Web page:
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The news that North Korea has successfully launched a satellite heightened fears that the same know-how could be used to launch ballistic missiles. Which countries already have the capability to launch a nuclear missile, and how many warheads do they have?Data on the number of nuclear weapons is notoriously difficult to find – not least because commitments on disarmament and dismantlement are linked to the number of weapons each state has claimed to have.
Among the few reliable statistical sources is the Bulletin of the Atomic Scientists. Established in 1945 by experts who had created the atomic bomb as part of the Manhattan Project and wanted to warn the public about its dangers, the Bulletin now publishes regular reports on the status of the world nuclear industry.
Their latest report shows that Russia and the United States remain far ahead of the rest of the P5 (the five permanent members of the UN Security Council: the US, Russia, China, France and the UK).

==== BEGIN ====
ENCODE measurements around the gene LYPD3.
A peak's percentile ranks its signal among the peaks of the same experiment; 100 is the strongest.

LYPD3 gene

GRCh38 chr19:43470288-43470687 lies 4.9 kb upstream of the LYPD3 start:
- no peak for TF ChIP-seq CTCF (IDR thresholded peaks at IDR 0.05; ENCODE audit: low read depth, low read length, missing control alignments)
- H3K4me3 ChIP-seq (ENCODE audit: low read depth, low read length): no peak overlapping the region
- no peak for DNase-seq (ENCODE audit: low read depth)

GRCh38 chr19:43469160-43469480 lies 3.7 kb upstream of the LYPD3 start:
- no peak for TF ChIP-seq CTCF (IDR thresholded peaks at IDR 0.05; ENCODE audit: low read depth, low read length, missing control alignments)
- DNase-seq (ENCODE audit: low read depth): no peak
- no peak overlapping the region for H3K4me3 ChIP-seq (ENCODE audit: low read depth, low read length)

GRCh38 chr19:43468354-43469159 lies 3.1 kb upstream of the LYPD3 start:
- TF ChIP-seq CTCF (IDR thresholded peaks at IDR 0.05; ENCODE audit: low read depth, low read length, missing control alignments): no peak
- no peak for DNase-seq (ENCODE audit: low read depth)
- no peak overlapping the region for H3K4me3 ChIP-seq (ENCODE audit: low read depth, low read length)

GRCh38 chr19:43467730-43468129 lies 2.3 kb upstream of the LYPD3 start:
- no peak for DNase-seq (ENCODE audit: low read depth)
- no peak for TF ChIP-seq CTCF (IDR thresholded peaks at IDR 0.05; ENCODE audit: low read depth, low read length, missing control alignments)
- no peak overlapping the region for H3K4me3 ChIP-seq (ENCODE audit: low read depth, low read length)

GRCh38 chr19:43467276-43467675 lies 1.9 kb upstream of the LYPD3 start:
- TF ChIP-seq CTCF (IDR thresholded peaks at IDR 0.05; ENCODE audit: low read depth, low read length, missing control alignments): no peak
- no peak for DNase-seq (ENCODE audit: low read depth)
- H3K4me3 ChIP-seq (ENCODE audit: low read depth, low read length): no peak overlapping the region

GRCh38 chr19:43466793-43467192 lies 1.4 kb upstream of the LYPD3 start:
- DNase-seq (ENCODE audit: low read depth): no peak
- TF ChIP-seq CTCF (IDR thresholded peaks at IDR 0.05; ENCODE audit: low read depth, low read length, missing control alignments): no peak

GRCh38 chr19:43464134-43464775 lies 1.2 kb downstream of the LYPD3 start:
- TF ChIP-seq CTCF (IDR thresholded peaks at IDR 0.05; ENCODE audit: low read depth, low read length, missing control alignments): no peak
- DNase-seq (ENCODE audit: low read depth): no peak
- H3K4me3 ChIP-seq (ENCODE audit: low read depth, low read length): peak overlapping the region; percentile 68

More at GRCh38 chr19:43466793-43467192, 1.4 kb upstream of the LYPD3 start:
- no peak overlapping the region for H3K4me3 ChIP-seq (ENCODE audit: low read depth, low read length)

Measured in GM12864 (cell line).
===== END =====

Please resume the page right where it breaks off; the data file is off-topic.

Russia currently has around 4,650 active warheads in its stockpile and approximately 7,350 in reserve or awaiting dismantlement. This represents an enormous decline compared to its peak number of 45,000 warheads in 1986.
Estimates suggest that the United States now has 2,150 active warheads compared to 31,255 in 1967. Both countries remain far more armed than France (300 active warheads), China (240) and Britain (225).
All of these states, along with 185 others have joined the Treaty on the Non-Proliferation of Nuclear Weapons (NPT) which aims to prevent the spread of nuclear weapons and weapons technology. Three states which are widely acknowledged to have nuclear weapons have never signed the NPT: India, Israel and Pakistan.
Despite the dramatic decline in the number of warheads, some consider that the risk of nuclear destruction has got worse rather than better. In January 2007, the Bulletin of the Atomic Scientists changed the clock on its magazine cover to show five minutes to midnight.
Agreed by the Board of Directors who consult 18 Nobel Laureates, the change signaled a belief that potential catastrophe had become more imminent. The clock hand had first moved towards midnight in 1949.
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This article originally appeared on guardian.co.uk